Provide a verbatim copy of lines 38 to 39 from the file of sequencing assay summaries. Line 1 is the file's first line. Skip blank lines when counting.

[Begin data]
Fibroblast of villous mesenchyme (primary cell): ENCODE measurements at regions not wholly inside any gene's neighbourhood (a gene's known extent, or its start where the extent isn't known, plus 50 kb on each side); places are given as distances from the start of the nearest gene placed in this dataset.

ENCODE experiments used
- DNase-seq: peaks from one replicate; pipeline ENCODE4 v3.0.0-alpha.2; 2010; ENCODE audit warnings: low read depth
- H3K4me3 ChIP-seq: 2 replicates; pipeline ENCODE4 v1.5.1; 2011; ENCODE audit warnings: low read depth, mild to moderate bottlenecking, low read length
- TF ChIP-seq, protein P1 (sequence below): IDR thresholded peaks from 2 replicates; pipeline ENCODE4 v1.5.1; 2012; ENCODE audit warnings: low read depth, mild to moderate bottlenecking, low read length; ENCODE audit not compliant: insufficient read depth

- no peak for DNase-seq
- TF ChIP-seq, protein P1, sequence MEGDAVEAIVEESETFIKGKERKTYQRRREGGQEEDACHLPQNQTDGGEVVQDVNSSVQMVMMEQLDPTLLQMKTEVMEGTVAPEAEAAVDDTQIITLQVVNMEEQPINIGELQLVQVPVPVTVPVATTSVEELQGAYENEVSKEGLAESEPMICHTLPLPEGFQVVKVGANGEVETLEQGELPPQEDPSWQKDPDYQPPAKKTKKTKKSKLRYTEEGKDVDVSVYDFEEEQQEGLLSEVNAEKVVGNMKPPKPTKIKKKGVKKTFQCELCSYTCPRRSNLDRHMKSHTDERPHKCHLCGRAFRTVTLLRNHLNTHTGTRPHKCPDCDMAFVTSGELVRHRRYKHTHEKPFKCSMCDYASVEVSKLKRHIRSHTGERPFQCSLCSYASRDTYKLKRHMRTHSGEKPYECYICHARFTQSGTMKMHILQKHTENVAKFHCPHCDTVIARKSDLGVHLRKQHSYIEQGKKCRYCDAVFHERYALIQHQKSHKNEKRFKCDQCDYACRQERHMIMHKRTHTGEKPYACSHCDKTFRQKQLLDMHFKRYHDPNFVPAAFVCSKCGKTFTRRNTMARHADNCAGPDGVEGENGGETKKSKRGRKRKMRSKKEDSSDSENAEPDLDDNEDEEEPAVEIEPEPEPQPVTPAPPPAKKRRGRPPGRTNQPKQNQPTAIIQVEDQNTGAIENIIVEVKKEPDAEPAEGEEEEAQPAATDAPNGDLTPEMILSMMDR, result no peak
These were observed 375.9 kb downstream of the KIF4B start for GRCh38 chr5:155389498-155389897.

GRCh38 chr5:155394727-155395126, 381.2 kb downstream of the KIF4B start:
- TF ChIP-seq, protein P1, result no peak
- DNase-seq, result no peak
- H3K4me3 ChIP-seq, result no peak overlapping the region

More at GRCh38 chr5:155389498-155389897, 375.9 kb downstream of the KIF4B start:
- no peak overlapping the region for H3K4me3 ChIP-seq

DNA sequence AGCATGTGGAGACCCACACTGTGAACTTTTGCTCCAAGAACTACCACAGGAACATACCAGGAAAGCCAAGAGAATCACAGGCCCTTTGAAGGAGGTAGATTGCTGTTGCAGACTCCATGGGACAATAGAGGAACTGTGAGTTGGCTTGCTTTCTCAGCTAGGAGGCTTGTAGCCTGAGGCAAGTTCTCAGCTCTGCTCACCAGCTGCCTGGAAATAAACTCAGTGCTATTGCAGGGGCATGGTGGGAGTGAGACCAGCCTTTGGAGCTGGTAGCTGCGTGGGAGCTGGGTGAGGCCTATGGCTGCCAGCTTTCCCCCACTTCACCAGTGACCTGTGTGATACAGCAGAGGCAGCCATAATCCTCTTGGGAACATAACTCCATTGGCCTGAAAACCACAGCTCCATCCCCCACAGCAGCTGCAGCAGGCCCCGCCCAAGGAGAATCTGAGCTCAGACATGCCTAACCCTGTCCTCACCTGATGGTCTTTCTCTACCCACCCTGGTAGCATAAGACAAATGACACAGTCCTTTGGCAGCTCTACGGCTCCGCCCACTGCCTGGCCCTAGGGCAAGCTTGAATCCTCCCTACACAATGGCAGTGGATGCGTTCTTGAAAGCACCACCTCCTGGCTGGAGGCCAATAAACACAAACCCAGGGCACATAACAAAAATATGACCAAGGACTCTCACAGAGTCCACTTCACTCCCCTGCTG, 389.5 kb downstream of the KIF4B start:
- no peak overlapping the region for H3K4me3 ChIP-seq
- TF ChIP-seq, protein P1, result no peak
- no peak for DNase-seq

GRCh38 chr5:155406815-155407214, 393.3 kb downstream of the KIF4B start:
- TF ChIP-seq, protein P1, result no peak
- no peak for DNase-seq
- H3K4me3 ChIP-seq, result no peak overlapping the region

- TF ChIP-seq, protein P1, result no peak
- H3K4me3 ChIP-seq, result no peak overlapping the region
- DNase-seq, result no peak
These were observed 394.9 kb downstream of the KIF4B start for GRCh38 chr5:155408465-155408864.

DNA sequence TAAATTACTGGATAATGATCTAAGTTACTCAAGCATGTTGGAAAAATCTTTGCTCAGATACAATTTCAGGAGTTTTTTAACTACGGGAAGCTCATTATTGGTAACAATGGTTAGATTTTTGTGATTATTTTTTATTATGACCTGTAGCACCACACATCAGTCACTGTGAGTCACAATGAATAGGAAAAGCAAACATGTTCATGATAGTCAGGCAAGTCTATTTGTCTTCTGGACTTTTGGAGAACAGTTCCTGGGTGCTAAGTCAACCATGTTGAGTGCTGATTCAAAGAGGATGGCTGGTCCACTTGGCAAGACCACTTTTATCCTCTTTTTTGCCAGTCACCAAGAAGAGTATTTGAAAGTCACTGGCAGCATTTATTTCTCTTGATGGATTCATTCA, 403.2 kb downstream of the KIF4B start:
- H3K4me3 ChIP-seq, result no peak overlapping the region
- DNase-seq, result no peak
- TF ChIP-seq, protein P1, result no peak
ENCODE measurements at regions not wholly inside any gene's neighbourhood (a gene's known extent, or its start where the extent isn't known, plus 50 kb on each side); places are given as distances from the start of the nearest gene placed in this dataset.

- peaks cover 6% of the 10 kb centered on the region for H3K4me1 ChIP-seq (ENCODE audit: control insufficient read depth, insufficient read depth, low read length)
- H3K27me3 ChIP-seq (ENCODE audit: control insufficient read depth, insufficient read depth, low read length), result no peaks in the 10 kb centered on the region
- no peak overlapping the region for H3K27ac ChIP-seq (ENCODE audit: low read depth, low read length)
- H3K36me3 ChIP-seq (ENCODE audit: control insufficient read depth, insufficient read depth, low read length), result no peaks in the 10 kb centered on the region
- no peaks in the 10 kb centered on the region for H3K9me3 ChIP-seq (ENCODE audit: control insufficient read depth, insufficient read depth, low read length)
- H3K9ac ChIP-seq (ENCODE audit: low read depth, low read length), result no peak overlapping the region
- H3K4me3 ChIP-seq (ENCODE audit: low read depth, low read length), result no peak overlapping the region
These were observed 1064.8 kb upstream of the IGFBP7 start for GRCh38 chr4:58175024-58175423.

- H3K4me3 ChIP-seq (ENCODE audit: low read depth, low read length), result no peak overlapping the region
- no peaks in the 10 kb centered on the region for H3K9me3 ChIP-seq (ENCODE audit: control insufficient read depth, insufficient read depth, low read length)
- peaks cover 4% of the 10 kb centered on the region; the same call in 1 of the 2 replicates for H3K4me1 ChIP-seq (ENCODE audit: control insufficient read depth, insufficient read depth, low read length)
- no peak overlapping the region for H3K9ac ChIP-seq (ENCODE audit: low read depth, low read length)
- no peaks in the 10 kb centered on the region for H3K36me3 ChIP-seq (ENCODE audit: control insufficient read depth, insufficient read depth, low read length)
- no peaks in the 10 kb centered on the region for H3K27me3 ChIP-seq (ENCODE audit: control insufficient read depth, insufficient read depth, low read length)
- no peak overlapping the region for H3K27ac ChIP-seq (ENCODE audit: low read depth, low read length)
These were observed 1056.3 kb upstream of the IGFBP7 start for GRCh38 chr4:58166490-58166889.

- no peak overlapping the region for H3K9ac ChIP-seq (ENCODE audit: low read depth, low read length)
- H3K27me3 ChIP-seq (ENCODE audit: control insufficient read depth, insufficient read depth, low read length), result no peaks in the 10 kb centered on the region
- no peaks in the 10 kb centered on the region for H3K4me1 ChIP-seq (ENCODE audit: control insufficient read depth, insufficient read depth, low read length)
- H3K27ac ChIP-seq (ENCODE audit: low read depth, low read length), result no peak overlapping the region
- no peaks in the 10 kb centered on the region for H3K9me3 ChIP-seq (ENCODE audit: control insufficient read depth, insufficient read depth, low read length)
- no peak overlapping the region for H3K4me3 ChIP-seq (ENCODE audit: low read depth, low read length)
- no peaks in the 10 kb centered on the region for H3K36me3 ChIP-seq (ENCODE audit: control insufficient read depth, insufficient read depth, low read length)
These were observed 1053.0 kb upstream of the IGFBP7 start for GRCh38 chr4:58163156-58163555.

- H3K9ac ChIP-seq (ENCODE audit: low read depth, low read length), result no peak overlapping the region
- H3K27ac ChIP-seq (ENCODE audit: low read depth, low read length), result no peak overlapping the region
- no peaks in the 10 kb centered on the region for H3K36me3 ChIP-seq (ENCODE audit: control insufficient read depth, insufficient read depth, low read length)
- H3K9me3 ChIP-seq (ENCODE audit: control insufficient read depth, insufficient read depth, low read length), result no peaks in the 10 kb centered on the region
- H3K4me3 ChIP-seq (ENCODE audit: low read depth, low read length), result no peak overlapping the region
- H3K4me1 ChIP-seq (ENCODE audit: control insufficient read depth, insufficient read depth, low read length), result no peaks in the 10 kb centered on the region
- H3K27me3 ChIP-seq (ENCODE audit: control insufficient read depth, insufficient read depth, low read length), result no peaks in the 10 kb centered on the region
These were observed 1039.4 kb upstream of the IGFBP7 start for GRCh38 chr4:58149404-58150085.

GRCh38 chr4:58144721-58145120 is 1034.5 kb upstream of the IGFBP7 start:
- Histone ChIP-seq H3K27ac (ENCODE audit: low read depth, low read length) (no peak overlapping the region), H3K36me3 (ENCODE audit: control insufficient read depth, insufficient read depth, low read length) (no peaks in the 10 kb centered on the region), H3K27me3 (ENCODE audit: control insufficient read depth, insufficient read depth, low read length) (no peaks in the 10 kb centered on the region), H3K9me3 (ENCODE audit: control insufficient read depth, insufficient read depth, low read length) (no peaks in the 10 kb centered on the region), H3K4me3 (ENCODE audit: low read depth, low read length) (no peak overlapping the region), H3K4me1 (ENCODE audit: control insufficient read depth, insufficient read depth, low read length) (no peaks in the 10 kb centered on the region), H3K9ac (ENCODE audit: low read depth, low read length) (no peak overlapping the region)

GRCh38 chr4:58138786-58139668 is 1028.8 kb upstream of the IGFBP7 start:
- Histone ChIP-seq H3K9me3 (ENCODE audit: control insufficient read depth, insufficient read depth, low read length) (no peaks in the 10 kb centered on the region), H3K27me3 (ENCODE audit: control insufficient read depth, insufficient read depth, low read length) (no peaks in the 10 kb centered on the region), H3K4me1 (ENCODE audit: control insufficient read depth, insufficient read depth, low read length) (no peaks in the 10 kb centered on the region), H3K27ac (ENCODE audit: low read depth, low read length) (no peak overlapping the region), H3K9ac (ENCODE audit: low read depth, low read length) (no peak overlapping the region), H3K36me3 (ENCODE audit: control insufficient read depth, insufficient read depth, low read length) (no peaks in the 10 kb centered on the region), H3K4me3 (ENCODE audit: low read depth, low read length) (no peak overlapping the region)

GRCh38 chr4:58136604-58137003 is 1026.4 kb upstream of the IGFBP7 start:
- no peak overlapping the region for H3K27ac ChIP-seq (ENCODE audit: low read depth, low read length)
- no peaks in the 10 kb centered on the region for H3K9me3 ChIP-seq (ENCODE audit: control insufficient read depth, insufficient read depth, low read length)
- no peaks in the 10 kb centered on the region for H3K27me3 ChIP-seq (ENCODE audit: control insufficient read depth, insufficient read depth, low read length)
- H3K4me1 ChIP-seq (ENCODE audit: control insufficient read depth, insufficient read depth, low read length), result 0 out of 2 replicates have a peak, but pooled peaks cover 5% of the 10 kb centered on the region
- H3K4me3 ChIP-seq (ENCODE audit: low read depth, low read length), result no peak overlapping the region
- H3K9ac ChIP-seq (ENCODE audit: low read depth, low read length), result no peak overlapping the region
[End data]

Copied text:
- H3K4me3 ChIP-seq (ENCODE audit: low read depth, low read length), result no peak overlapping the region
These were observed 1064.8 kb upstream of the IGFBP7 start for GRCh38 chr4:58175024-58175423.